important. But, make sure to decide this together and
to talk about why it is important to you.
Once you have picked the 2-3 really important things to
the two of you, decide a percentage to assign to them.
In parenthesis after each of the major expenses there
is a percentage that is national average*. Please
understand that just because something is the national
average, does not mean that it is the right amount for
you - you need to decide this for yourself. And, this
is why I had you choose 2-3 very important things for
you. If you feel that they are so important that they
merit a slightly higher percentage, go ahead and change
that. But, for every percentage point you raise, you
will need to lower something else by the same amount.
In the end, your percentages should add up to 100.
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But, before you get too into that, I would like to
point out a couple of things that the national average
did not take into consideration, but that you
- Marriage License
- Dress Alterations
- Stamps for Invitations and Thank You Notes
- Hair/Nail Appointment
- Gift for Bride/Groom
- Dry Cleaning of Wedding Gown and/or Preservation
- Keep thinking, I'm sure there's more!
With all this in mind, begin forming your budget - and
make sure to write it down or type it! At the top of
your budget write the total amount of your budget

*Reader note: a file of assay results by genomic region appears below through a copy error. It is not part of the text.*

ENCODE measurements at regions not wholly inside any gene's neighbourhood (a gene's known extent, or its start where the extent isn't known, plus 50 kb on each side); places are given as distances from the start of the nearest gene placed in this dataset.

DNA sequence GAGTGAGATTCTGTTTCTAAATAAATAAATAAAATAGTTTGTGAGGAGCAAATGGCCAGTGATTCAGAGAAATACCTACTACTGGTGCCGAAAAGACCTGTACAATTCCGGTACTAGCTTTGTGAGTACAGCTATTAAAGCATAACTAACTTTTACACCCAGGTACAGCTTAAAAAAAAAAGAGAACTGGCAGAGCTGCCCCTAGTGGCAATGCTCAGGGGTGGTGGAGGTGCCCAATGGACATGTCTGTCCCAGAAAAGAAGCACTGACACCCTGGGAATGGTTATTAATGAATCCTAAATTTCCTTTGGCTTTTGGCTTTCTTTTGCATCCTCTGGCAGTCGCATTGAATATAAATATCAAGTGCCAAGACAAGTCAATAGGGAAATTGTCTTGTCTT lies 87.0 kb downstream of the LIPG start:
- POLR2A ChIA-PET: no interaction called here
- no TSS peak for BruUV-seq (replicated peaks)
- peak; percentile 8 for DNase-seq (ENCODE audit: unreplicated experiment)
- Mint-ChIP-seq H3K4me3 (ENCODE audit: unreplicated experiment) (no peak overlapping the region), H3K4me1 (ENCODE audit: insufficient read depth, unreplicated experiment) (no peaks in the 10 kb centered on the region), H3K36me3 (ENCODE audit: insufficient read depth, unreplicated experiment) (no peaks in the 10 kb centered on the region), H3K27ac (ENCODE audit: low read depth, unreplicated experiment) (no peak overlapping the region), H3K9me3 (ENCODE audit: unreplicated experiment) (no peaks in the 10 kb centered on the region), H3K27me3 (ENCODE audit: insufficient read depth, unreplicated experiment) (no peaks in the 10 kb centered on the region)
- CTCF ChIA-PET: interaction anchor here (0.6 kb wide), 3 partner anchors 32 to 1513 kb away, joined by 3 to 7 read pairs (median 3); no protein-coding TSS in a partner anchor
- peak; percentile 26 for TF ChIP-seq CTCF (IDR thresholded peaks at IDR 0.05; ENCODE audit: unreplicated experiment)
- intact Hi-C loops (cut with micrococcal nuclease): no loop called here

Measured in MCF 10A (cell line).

(minus $2,000). Make three columns: 1) The Expense
Item, 2) The Percentage, and 3) The Amount (multiply
your total budget by the percent to get this number).
Make adjustments where you feel necessary, until you
have your finished wedding budget.
Congratulations! You will have completed a major
hurdle for most brides and you should be very proud of
yourself! In two weeks, I will give you some advice on
what you should now do with this budget - and you
thought all you had to do was write it down!
I hope this article is a source of help to you and your
wedding planning and I wish you much happiness always!
Kelly Kons, Editor
* These percentages were taken from the book "The
Complete Wedding Planner" by Suzanne Kresse, 1991 Avon
Books - which I totally recommend as a great source to
help you plan your big day!
** Do you have questions about this or past articles?
Please drop me a line. I would love to hear from you
and help you out in any way I can! **
- Kelly Kons, Editor